Getting Your Pet Through Customs

After the airline, your next stop will be with the host country's customs office. They'll have their own ideas about all of the above, as well as they key issue of whether or not they will admit your pet at all. To avoid the spread of certain diseases, all countries limit what types of animals can enter. Many will only allow a pet “in” after a length (and you pay for it) quarantine in the host country. All of this will take time and cost money. Start with the host country's Embassy or Consulate in the U.S.

Many countries will require a Certification of Veterinarian's Examination Statement. This is available from most vets.

If your vet is not properly accredited to issue such a statement, you'll have to either locate a vet who can help you, or submit your unaccredited vet's statement to the Department of Agriculture's Animal and Plant Health Inspection Service (USDA, APHIS) or call 800-545-USDA. Allow plenty of time.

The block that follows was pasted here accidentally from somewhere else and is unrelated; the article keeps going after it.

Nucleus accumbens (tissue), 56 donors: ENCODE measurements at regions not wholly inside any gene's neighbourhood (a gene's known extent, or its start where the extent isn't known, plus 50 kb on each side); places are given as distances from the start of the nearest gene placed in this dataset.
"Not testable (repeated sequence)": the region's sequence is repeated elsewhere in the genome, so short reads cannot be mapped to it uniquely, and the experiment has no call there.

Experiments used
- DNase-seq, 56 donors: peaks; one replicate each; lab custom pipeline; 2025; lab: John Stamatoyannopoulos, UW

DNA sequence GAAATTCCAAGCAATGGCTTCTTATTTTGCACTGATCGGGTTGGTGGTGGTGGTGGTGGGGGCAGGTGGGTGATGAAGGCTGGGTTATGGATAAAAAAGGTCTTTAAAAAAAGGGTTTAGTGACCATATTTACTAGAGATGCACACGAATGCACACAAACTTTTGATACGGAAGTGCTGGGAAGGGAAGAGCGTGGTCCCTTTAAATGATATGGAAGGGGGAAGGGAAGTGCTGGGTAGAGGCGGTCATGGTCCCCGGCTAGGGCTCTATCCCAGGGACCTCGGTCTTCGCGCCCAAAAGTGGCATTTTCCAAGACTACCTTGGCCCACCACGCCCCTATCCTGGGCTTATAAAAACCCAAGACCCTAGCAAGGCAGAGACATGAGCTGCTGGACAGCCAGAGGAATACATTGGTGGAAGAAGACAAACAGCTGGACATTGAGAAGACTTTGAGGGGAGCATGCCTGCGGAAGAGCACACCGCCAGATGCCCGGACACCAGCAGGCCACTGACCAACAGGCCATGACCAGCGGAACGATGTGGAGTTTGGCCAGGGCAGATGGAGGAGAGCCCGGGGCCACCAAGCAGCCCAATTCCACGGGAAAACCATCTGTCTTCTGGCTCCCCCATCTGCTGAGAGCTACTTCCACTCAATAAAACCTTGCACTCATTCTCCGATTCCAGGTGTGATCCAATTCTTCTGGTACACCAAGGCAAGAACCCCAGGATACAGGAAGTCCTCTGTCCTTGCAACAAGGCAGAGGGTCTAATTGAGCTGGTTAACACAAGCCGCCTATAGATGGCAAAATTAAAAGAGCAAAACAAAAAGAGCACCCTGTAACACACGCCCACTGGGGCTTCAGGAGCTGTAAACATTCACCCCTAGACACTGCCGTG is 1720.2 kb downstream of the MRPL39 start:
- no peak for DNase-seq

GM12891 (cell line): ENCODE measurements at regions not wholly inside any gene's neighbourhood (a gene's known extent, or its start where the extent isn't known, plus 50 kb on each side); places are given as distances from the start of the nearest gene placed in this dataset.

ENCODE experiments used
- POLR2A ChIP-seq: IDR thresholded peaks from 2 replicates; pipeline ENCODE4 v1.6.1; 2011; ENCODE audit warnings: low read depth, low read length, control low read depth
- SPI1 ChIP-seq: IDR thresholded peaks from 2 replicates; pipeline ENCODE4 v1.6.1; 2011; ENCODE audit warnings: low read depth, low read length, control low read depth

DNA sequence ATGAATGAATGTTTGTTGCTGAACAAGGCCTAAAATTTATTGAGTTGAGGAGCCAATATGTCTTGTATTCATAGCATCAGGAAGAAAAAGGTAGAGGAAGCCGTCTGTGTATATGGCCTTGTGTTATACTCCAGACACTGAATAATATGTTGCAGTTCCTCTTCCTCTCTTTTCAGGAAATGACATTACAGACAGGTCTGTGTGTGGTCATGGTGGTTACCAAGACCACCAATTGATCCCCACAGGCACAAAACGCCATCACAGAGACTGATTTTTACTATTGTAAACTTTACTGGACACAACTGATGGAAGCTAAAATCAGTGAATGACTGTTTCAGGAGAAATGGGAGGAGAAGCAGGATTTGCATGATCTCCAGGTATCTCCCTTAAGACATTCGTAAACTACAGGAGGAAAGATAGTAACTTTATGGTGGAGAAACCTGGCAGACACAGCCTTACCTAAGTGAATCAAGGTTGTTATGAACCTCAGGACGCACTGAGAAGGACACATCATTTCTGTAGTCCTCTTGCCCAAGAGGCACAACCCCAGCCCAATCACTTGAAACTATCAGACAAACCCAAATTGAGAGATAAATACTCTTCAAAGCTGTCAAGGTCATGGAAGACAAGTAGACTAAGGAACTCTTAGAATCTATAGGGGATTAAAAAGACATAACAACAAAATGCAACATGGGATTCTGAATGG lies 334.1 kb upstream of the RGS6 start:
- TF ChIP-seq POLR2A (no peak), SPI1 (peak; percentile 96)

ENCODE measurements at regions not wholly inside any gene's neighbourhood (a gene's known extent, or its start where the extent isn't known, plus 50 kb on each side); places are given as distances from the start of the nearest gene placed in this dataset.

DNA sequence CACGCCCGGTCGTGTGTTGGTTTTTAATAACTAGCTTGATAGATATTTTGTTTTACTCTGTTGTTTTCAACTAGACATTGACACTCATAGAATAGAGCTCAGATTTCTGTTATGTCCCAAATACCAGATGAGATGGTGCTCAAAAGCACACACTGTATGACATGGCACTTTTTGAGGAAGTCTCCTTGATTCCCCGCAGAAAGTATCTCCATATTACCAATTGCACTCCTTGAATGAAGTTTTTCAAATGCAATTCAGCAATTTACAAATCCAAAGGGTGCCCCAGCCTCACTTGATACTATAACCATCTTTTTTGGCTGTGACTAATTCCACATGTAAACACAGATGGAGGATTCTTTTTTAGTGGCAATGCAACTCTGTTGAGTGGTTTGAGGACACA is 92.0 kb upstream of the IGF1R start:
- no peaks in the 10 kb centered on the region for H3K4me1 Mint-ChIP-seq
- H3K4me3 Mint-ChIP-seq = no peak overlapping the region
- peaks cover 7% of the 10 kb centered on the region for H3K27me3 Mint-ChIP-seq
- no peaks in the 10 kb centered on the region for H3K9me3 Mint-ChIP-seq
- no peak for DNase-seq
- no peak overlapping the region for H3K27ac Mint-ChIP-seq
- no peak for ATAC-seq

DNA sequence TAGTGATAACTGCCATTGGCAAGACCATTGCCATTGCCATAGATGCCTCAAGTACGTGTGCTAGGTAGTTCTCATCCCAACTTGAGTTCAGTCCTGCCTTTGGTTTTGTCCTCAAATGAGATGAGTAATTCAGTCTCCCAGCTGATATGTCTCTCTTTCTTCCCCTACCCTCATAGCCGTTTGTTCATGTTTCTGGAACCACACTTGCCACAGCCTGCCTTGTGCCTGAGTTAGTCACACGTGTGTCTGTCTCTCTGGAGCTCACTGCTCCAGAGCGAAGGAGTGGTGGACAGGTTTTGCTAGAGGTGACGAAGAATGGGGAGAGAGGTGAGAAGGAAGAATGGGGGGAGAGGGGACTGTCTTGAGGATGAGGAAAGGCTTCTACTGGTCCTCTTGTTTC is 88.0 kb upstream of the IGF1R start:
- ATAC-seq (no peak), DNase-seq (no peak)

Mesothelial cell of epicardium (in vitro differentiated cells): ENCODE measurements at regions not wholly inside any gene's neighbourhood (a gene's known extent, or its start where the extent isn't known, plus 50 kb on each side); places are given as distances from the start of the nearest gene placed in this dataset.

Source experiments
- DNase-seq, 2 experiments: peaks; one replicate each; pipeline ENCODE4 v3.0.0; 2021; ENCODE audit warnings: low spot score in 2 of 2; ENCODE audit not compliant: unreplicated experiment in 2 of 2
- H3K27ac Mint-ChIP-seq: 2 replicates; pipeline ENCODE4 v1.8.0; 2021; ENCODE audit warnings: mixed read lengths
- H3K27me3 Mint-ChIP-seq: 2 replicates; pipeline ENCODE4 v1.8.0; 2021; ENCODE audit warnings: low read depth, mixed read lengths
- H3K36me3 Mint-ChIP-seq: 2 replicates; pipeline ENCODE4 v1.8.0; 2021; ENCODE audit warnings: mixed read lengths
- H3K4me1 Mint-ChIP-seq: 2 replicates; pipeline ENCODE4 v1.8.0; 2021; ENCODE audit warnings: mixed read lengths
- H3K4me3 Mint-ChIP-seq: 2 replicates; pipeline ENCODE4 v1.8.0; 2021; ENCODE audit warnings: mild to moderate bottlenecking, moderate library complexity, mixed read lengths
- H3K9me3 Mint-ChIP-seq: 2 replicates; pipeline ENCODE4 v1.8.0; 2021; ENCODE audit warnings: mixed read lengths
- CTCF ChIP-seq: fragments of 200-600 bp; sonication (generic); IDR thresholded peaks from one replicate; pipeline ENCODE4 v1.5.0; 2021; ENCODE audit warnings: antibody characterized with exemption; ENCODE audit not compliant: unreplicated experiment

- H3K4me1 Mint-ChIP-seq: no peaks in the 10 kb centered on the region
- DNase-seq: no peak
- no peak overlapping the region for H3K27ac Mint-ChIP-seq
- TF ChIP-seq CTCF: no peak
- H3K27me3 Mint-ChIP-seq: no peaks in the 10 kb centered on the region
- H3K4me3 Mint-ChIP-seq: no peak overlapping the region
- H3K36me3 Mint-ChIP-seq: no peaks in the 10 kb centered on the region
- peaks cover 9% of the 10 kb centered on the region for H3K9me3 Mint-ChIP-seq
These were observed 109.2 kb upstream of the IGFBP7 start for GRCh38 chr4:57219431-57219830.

U.S. Customs

Lastly, when it is time to come home to the U.S., our own customs and agriculture people will have their own ideas about when and how to admit an animal that has been abroad, fearing again the importation of disease.

U.S. Customs has a good publication on pets.

The U.S. Department of Agriculture's Animal and Plant Health Inspection Service (USDA, APHIS) also has a page dedicated to resources regarding pets.

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